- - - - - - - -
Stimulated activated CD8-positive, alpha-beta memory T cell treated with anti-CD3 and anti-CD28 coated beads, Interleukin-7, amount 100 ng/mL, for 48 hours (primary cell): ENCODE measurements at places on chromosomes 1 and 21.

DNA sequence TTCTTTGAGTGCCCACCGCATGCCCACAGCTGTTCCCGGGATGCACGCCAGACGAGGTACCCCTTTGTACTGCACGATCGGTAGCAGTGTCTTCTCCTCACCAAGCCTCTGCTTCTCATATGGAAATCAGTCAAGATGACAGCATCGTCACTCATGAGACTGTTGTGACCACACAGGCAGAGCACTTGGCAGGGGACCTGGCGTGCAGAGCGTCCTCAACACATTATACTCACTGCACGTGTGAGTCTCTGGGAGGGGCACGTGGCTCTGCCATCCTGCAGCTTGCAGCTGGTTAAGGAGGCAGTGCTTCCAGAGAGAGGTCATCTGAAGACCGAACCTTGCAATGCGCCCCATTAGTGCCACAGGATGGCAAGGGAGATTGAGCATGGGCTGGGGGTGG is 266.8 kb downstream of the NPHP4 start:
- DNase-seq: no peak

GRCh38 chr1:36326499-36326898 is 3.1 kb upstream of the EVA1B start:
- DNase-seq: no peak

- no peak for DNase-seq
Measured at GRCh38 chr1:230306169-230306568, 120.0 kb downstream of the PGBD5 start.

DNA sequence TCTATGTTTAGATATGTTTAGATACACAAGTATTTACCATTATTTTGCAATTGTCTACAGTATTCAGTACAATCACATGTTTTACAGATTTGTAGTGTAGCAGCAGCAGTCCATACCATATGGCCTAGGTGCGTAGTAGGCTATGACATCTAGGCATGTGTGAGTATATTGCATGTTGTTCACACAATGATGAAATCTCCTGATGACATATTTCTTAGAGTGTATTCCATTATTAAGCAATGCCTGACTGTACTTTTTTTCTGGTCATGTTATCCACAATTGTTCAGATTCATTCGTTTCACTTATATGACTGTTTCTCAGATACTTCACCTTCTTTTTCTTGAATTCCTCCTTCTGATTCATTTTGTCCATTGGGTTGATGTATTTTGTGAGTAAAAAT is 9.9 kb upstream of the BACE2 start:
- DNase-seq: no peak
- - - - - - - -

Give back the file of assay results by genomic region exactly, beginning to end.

Stimulated activated CD8-positive, alpha-beta memory T cell treated with anti-CD3 and anti-CD28 coated beads, Interleukin-7, amount 100 ng/mL, for 48 hours (primary cell): ENCODE measurements at places on chromosomes 1 and 21.

DNA sequence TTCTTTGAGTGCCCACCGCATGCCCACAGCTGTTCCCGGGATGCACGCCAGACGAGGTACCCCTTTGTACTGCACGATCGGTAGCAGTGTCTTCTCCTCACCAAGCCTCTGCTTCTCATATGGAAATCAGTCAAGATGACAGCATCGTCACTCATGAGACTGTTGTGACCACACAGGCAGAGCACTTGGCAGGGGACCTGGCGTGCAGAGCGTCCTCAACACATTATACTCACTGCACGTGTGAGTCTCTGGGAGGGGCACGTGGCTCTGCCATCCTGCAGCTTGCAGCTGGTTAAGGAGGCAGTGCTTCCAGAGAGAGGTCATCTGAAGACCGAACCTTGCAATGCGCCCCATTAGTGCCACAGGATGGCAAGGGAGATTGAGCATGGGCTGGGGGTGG is 266.8 kb downstream of the NPHP4 start:
- DNase-seq: no peak

GRCh38 chr1:36326499-36326898 is 3.1 kb upstream of the EVA1B start:
- DNase-seq: no peak

- no peak for DNase-seq
Measured at GRCh38 chr1:230306169-230306568, 120.0 kb downstream of the PGBD5 start.

DNA sequence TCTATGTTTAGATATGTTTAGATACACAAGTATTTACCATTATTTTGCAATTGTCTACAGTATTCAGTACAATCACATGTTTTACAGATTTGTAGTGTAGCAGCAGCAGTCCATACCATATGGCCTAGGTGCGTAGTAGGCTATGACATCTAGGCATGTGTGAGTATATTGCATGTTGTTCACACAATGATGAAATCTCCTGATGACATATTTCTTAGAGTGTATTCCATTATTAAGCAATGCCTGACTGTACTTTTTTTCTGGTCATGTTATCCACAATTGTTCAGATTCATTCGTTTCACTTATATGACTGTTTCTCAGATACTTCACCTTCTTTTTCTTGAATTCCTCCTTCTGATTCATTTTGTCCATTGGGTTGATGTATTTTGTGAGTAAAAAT is 9.9 kb upstream of the BACE2 start:
- DNase-seq: no peak